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Largest Installation of PICP Frames at Idaho Development

Recognizing lessons learned, the design was slightly reworked to improve drainage into the subgrade. These changes consisted of new road profiles, a custom curb design and isolated infiltration areas to increase overall system performance.
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When completed with almost 900,000 sf of permeable interlocking concrete pavement (PICP), the master-planned community of BridgeTower West, a 500-acre residential development in Meridian, Idaho, will be the largest installation in North America. Although residential neighborhood roads are typically asphalt in Meridian, BridgeTower West’s developer wanted PICP’s upscale appearance. While some developers choose pavers only for sidewalks, crosswalks or driveways, BridgeTower West’s developer placed them in the street. That decision emerged from confident use of durable concrete pavers for communities in California.

With 14 development phases, the first two phases enabled engineers and contractors an opportunity to tweak the PICP design after evaluating paver performance. “The first phases installed by a different contractor were designed with some features that did not allow the pavers to perform appropriately,” says Blaine Bergin, president of Northwest Hardscape Specialties, who installed the pavers after the initial two phases. The initial phases followed a more traditional road design with curbs and gutters that concentrated rainwater and sediment runoff into one area versus disbursing them evenly across the pavement. The result was some surface clogging.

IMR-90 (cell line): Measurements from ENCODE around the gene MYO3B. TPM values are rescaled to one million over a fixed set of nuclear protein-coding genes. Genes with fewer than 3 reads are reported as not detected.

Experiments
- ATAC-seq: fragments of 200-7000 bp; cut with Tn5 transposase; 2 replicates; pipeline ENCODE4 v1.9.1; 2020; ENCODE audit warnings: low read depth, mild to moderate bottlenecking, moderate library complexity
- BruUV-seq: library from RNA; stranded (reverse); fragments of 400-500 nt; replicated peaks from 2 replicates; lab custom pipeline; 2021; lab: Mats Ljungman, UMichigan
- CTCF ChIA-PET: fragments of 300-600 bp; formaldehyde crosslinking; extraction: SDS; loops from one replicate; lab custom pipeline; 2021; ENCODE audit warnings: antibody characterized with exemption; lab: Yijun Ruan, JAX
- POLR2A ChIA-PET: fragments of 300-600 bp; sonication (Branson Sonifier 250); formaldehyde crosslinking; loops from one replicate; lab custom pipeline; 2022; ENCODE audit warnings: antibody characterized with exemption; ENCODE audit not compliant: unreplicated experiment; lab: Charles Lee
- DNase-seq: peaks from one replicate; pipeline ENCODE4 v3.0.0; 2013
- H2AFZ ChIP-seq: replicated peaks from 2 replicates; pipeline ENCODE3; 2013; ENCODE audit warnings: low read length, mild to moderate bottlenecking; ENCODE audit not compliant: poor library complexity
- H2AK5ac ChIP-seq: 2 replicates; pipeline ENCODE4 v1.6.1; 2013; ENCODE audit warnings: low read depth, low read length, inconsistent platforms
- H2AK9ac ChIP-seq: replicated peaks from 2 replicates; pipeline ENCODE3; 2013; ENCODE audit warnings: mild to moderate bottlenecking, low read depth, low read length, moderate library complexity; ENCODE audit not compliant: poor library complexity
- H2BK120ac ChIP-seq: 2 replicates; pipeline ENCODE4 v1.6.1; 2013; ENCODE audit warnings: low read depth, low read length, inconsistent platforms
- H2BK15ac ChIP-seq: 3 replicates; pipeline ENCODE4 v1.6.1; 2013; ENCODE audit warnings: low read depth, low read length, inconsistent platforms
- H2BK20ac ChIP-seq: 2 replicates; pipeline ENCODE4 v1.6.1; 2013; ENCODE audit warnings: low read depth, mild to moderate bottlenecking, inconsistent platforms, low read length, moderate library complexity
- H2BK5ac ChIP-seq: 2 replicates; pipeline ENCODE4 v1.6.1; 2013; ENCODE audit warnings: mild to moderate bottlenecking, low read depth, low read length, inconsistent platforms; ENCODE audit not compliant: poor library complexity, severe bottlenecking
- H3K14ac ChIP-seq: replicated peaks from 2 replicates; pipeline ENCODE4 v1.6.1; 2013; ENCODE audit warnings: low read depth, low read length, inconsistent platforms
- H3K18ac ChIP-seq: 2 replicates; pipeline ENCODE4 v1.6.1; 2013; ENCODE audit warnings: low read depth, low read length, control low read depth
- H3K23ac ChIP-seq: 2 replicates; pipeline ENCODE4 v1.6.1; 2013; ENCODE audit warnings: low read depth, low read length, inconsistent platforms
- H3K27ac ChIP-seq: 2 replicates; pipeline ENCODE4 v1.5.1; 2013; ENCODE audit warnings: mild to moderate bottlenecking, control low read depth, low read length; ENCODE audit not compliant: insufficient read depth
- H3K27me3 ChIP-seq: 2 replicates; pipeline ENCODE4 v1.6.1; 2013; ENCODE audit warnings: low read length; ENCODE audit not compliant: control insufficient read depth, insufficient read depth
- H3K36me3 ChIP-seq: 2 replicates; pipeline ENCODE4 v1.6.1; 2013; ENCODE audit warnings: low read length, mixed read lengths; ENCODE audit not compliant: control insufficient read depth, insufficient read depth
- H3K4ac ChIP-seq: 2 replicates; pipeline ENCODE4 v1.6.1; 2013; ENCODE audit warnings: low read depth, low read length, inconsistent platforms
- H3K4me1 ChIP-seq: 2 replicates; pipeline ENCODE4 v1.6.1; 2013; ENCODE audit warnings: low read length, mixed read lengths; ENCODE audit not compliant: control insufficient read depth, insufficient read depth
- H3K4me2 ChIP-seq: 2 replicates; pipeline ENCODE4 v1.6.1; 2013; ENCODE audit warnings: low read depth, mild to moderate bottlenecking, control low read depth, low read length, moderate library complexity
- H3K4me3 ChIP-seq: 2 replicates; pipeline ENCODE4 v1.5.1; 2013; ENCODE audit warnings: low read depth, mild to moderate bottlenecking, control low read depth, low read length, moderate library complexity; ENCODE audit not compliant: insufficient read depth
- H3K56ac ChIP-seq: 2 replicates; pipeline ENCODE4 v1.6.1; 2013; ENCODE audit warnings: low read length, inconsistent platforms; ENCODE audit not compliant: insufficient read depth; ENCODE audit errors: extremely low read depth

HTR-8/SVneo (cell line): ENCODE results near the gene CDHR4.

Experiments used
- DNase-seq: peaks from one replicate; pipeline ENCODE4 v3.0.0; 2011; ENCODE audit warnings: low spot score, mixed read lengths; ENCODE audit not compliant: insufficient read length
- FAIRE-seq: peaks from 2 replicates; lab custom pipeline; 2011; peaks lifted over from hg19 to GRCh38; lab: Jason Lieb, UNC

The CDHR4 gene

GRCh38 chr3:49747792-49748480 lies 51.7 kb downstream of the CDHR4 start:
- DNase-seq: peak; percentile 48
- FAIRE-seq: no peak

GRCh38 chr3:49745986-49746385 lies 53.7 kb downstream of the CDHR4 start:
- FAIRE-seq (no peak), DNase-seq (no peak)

Recognizing lessons learned

The design was slightly reworked to improve drainage into the subgrade. These changes consisted of new road profiles, a custom curb design and isolated infiltration areas to increase overall system performance, explains Pete Wilson, construction manager for Idaho Materials and Construction, the general contractor.

The 3 1/8 in. thick concrete pavers were supplied by an ICPI member and layers machine-placed over 2 in. of No. 8 stone on top of 4 in. of No. 57 stone. The sub-base reservoir ranged between 12 to 16 in. of No. 2 stone separated from the soil subgrade with a geotextile that also covered the sides of the excavation. This provided sufficient storage for the average 11 in. of annual rainfall delivered mostly during the winter and spring.  

The thick subbase layer stores and slowly infiltrates water into the soil subgrade, as well as providing structural support for traffic. Because the area has silty sand soil with a high water table, drain columns that added infiltration were strategically placed every 250 feet under the sidewalk to collect and direct water into the reservoir, says Mr. Bergin. There were no local stormwater regulations requiring PICP use. However, the project was designed to handle stormwater runoff to ensure a long-lasting permeable pavement system.